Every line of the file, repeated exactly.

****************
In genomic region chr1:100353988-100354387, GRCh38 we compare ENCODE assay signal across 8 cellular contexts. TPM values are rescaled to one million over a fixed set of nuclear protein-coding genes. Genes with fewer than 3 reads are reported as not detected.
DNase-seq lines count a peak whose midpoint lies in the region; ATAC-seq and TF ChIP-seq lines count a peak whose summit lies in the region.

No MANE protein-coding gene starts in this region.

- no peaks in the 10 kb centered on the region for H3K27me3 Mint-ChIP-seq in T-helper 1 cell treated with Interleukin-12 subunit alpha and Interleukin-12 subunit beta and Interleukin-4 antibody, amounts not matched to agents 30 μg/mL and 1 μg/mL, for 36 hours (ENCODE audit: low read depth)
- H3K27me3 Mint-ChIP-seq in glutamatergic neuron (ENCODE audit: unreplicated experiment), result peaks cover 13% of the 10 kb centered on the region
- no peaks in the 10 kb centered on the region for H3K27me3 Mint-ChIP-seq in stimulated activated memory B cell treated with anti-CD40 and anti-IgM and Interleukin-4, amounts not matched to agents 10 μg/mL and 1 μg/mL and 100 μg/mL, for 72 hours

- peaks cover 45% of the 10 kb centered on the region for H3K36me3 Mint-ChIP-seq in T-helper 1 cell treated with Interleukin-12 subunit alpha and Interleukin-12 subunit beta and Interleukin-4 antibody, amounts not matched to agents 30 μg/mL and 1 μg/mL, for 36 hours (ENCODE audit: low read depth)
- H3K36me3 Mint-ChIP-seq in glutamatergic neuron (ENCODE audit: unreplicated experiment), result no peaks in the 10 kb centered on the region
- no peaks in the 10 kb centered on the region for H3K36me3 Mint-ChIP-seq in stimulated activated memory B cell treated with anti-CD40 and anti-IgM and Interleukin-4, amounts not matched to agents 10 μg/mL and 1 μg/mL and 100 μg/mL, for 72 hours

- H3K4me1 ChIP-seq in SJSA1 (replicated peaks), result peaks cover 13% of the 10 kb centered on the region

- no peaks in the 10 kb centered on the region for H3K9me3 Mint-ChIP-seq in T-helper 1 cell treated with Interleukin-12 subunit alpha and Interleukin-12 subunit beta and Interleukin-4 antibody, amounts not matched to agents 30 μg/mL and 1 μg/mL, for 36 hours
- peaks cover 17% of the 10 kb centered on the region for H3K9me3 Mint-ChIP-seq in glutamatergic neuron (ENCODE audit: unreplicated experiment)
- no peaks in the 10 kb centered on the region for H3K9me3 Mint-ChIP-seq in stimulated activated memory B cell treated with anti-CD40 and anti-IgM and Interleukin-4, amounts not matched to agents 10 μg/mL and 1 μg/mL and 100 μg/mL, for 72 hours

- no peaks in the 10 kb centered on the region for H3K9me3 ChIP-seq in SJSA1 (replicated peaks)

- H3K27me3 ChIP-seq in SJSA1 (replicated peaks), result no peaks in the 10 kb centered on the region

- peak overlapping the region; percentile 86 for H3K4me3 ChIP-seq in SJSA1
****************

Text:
In genomic region chr1:100353988-100354387, GRCh38 we compare ENCODE assay signal across 8 cellular contexts. TPM values are rescaled to one million over a fixed set of nuclear protein-coding genes. Genes with fewer than 3 reads are reported as not detected.
DNase-seq lines count a peak whose midpoint lies in the region; ATAC-seq and TF ChIP-seq lines count a peak whose summit lies in the region.

No MANE protein-coding gene starts in this region.

- no peaks in the 10 kb centered on the region for H3K27me3 Mint-ChIP-seq in T-helper 1 cell treated with Interleukin-12 subunit alpha and Interleukin-12 subunit beta and Interleukin-4 antibody, amounts not matched to agents 30 μg/mL and 1 μg/mL, for 36 hours (ENCODE audit: low read depth)
- H3K27me3 Mint-ChIP-seq in glutamatergic neuron (ENCODE audit: unreplicated experiment), result peaks cover 13% of the 10 kb centered on the region
- no peaks in the 10 kb centered on the region for H3K27me3 Mint-ChIP-seq in stimulated activated memory B cell treated with anti-CD40 and anti-IgM and Interleukin-4, amounts not matched to agents 10 μg/mL and 1 μg/mL and 100 μg/mL, for 72 hours

- peaks cover 45% of the 10 kb centered on the region for H3K36me3 Mint-ChIP-seq in T-helper 1 cell treated with Interleukin-12 subunit alpha and Interleukin-12 subunit beta and Interleukin-4 antibody, amounts not matched to agents 30 μg/mL and 1 μg/mL, for 36 hours (ENCODE audit: low read depth)
- H3K36me3 Mint-ChIP-seq in glutamatergic neuron (ENCODE audit: unreplicated experiment), result no peaks in the 10 kb centered on the region
- no peaks in the 10 kb centered on the region for H3K36me3 Mint-ChIP-seq in stimulated activated memory B cell treated with anti-CD40 and anti-IgM and Interleukin-4, amounts not matched to agents 10 μg/mL and 1 μg/mL and 100 μg/mL, for 72 hours

- H3K4me1 ChIP-seq in SJSA1 (replicated peaks), result peaks cover 13% of the 10 kb centered on the region

- no peaks in the 10 kb centered on the region for H3K9me3 Mint-ChIP-seq in T-helper 1 cell treated with Interleukin-12 subunit alpha and Interleukin-12 subunit beta and Interleukin-4 antibody, amounts not matched to agents 30 μg/mL and 1 μg/mL, for 36 hours
- peaks cover 17% of the 10 kb centered on the region for H3K9me3 Mint-ChIP-seq in glutamatergic neuron (ENCODE audit: unreplicated experiment)
- no peaks in the 10 kb centered on the region for H3K9me3 Mint-ChIP-seq in stimulated activated memory B cell treated with anti-CD40 and anti-IgM and Interleukin-4, amounts not matched to agents 10 μg/mL and 1 μg/mL and 100 μg/mL, for 72 hours

- no peaks in the 10 kb centered on the region for H3K9me3 ChIP-seq in SJSA1 (replicated peaks)

- H3K27me3 ChIP-seq in SJSA1 (replicated peaks), result no peaks in the 10 kb centered on the region

- peak overlapping the region; percentile 86 for H3K4me3 ChIP-seq in SJSA1